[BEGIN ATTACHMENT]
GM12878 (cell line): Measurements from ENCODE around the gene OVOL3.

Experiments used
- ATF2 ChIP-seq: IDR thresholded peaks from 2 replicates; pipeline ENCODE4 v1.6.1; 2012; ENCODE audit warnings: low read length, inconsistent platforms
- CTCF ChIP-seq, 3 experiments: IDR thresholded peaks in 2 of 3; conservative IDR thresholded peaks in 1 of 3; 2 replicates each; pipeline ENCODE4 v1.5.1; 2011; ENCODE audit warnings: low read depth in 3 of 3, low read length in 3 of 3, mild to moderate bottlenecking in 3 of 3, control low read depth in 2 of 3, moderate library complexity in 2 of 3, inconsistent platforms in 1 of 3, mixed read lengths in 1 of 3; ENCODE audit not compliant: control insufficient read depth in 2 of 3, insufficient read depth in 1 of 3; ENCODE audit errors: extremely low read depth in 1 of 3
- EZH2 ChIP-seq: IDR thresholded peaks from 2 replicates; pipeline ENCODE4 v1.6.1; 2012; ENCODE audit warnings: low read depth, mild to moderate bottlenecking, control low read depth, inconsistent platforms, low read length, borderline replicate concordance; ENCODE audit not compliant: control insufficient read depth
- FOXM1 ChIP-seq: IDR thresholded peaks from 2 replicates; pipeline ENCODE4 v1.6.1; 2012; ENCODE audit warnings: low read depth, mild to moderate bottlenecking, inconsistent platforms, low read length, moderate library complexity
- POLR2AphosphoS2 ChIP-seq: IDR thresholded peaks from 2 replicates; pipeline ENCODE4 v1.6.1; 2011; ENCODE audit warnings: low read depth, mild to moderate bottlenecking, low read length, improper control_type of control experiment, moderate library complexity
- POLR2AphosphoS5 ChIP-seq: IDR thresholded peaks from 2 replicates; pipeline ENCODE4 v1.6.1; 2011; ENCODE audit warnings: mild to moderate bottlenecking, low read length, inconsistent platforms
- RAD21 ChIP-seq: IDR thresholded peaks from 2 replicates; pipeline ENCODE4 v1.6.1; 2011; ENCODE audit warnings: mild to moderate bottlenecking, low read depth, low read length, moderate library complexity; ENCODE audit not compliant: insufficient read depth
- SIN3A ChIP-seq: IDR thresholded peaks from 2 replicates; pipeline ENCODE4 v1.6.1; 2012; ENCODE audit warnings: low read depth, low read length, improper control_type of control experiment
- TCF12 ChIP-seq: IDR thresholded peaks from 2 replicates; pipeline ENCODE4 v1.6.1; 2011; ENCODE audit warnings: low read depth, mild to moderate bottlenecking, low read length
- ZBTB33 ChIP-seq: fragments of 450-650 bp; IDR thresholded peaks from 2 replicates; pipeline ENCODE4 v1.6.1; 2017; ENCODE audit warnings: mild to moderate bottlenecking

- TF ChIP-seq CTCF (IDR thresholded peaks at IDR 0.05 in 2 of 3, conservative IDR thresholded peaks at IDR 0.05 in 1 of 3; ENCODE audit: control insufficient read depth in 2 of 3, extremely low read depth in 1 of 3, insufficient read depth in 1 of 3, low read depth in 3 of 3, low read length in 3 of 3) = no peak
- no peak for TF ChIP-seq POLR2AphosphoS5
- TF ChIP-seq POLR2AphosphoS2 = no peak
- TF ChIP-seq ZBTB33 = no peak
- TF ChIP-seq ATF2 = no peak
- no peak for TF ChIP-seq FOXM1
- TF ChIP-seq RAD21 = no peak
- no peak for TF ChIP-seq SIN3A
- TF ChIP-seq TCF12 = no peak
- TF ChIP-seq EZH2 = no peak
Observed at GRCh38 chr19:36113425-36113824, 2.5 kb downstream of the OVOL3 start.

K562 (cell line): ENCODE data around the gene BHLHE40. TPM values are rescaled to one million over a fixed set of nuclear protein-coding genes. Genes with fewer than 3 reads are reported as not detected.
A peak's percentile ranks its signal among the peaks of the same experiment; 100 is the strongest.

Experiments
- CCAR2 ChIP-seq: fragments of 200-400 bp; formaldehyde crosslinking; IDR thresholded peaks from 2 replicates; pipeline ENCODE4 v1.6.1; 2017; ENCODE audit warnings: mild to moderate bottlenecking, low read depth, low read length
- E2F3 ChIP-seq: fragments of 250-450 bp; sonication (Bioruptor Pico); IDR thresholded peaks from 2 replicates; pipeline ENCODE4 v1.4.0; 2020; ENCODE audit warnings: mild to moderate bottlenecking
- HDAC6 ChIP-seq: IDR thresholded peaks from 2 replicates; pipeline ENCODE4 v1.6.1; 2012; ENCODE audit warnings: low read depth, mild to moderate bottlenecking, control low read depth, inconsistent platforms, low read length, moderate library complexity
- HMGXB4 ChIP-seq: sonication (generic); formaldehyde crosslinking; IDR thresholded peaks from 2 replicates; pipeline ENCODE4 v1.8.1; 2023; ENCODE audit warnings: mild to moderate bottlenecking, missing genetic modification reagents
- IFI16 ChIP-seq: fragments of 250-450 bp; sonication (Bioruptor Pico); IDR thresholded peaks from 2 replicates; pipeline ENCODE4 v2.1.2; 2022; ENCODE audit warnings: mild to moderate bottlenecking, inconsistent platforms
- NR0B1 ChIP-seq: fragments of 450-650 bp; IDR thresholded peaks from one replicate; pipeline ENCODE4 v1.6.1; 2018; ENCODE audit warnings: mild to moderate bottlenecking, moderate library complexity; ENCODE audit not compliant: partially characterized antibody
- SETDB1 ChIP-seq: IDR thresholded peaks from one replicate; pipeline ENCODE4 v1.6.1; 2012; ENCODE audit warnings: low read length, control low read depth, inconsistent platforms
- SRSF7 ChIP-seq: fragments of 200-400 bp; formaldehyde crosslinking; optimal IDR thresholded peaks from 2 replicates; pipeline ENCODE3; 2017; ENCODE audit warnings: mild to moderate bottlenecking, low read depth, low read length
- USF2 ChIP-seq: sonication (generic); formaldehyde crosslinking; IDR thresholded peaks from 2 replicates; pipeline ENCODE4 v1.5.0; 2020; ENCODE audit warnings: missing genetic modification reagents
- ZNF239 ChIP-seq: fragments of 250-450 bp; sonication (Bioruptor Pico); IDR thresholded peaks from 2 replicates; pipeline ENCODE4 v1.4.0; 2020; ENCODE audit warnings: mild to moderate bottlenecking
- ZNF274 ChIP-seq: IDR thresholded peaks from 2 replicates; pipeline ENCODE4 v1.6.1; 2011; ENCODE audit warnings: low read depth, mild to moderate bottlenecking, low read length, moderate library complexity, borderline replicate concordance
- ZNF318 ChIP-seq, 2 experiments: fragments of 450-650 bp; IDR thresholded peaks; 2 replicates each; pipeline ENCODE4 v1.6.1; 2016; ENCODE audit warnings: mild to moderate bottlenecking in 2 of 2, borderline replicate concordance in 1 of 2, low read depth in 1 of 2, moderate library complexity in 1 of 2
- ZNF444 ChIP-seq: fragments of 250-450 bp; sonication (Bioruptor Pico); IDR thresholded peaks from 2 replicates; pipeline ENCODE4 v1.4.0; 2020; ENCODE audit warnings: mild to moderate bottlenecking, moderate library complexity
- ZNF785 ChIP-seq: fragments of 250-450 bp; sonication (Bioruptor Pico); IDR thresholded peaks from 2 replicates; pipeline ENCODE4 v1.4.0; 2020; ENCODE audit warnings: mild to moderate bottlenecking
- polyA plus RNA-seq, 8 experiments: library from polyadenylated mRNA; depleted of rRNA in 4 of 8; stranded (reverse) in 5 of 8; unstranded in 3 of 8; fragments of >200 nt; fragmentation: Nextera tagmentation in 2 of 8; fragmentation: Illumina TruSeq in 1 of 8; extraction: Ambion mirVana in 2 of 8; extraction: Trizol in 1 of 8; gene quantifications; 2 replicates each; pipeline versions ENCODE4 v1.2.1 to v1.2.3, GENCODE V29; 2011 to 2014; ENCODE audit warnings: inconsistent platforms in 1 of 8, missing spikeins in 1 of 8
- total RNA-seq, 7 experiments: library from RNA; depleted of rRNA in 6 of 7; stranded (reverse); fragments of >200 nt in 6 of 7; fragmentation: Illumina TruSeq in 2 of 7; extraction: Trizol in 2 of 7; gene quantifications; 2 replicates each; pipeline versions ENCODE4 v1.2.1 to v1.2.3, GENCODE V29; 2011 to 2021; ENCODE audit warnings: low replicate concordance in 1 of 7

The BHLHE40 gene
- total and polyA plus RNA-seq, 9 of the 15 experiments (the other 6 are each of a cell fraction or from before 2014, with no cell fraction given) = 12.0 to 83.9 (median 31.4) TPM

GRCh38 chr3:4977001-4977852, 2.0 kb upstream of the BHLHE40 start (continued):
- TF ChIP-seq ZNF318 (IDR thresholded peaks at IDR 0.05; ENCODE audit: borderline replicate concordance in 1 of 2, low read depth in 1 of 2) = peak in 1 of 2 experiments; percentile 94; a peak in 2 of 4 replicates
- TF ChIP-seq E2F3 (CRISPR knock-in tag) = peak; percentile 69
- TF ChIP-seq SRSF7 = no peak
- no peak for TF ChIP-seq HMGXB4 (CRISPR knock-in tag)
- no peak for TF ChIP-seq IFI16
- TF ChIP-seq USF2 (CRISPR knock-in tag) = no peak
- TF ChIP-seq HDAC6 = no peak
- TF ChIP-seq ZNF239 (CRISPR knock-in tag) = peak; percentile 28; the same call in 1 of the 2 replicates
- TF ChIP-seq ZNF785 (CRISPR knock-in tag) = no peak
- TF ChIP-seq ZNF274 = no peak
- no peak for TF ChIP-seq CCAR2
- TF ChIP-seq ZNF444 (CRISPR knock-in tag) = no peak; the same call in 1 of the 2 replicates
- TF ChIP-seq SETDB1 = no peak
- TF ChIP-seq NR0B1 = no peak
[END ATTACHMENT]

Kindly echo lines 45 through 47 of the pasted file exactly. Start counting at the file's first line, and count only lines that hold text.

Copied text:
GRCh38 chr3:4977001-4977852, 2.0 kb upstream of the BHLHE40 start (continued):
- TF ChIP-seq ZNF318 (IDR thresholded peaks at IDR 0.05; ENCODE audit: borderline replicate concordance in 1 of 2, low read depth in 1 of 2) = peak in 1 of 2 experiments; percentile 94; a peak in 2 of 4 replicates
- TF ChIP-seq E2F3 (CRISPR knock-in tag) = peak; percentile 69